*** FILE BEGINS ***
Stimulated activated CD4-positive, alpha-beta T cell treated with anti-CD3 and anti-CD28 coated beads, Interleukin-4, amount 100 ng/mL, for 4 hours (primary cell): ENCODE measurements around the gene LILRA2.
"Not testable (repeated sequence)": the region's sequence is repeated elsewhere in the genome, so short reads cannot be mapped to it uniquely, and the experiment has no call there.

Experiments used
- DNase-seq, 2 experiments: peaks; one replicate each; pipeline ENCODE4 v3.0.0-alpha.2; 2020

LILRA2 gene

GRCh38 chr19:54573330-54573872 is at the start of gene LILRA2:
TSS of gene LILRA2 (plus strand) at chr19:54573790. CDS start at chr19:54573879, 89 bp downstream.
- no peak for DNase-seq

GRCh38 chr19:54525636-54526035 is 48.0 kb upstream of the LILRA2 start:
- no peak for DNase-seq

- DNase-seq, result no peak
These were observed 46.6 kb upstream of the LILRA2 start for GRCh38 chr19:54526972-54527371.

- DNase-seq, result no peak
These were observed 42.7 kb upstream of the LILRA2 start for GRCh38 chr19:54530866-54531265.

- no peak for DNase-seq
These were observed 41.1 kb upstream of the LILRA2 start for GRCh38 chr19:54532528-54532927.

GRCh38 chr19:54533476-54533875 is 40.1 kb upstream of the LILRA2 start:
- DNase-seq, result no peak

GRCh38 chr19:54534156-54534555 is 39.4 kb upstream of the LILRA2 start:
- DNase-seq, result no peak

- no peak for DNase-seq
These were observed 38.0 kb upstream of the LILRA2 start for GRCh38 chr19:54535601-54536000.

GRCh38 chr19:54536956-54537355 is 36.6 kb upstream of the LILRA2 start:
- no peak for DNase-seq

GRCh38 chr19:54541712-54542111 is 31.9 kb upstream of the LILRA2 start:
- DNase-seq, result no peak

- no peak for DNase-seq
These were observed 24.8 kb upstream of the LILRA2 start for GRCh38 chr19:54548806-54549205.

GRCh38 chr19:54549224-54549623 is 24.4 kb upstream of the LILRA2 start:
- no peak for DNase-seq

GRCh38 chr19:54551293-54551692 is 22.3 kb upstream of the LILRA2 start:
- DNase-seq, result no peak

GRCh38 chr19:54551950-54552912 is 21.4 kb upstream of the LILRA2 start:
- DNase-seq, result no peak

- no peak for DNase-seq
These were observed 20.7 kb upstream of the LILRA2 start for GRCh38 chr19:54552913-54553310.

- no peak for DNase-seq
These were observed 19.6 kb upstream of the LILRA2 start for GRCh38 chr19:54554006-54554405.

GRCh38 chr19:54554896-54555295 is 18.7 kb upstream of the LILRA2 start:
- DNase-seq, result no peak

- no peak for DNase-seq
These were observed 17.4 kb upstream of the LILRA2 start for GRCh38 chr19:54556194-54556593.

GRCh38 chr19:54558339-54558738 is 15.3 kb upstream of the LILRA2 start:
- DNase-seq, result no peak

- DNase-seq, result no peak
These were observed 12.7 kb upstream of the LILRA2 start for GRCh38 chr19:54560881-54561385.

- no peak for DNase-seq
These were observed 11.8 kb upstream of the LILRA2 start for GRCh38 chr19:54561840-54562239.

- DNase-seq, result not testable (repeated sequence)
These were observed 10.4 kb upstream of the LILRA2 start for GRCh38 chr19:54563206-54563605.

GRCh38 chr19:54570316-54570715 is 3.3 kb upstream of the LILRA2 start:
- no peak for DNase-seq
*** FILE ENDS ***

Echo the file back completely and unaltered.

Stimulated activated CD4-positive, alpha-beta T cell treated with anti-CD3 and anti-CD28 coated beads, Interleukin-4, amount 100 ng/mL, for 4 hours (primary cell): ENCODE measurements around the gene LILRA2.
"Not testable (repeated sequence)": the region's sequence is repeated elsewhere in the genome, so short reads cannot be mapped to it uniquely, and the experiment has no call there.

Experiments used
- DNase-seq, 2 experiments: peaks; one replicate each; pipeline ENCODE4 v3.0.0-alpha.2; 2020

LILRA2 gene

GRCh38 chr19:54573330-54573872 is at the start of gene LILRA2:
TSS of gene LILRA2 (plus strand) at chr19:54573790. CDS start at chr19:54573879, 89 bp downstream.
- no peak for DNase-seq

GRCh38 chr19:54525636-54526035 is 48.0 kb upstream of the LILRA2 start:
- no peak for DNase-seq

- DNase-seq, result no peak
These were observed 46.6 kb upstream of the LILRA2 start for GRCh38 chr19:54526972-54527371.

- DNase-seq, result no peak
These were observed 42.7 kb upstream of the LILRA2 start for GRCh38 chr19:54530866-54531265.

- no peak for DNase-seq
These were observed 41.1 kb upstream of the LILRA2 start for GRCh38 chr19:54532528-54532927.

GRCh38 chr19:54533476-54533875 is 40.1 kb upstream of the LILRA2 start:
- DNase-seq, result no peak

GRCh38 chr19:54534156-54534555 is 39.4 kb upstream of the LILRA2 start:
- DNase-seq, result no peak

- no peak for DNase-seq
These were observed 38.0 kb upstream of the LILRA2 start for GRCh38 chr19:54535601-54536000.

GRCh38 chr19:54536956-54537355 is 36.6 kb upstream of the LILRA2 start:
- no peak for DNase-seq

GRCh38 chr19:54541712-54542111 is 31.9 kb upstream of the LILRA2 start:
- DNase-seq, result no peak

- no peak for DNase-seq
These were observed 24.8 kb upstream of the LILRA2 start for GRCh38 chr19:54548806-54549205.

GRCh38 chr19:54549224-54549623 is 24.4 kb upstream of the LILRA2 start:
- no peak for DNase-seq

GRCh38 chr19:54551293-54551692 is 22.3 kb upstream of the LILRA2 start:
- DNase-seq, result no peak

GRCh38 chr19:54551950-54552912 is 21.4 kb upstream of the LILRA2 start:
- DNase-seq, result no peak

- no peak for DNase-seq
These were observed 20.7 kb upstream of the LILRA2 start for GRCh38 chr19:54552913-54553310.

- no peak for DNase-seq
These were observed 19.6 kb upstream of the LILRA2 start for GRCh38 chr19:54554006-54554405.

GRCh38 chr19:54554896-54555295 is 18.7 kb upstream of the LILRA2 start:
- DNase-seq, result no peak

- no peak for DNase-seq
These were observed 17.4 kb upstream of the LILRA2 start for GRCh38 chr19:54556194-54556593.

GRCh38 chr19:54558339-54558738 is 15.3 kb upstream of the LILRA2 start:
- DNase-seq, result no peak

- DNase-seq, result no peak
These were observed 12.7 kb upstream of the LILRA2 start for GRCh38 chr19:54560881-54561385.

- no peak for DNase-seq
These were observed 11.8 kb upstream of the LILRA2 start for GRCh38 chr19:54561840-54562239.

- DNase-seq, result not testable (repeated sequence)
These were observed 10.4 kb upstream of the LILRA2 start for GRCh38 chr19:54563206-54563605.

GRCh38 chr19:54570316-54570715 is 3.3 kb upstream of the LILRA2 start:
- no peak for DNase-seq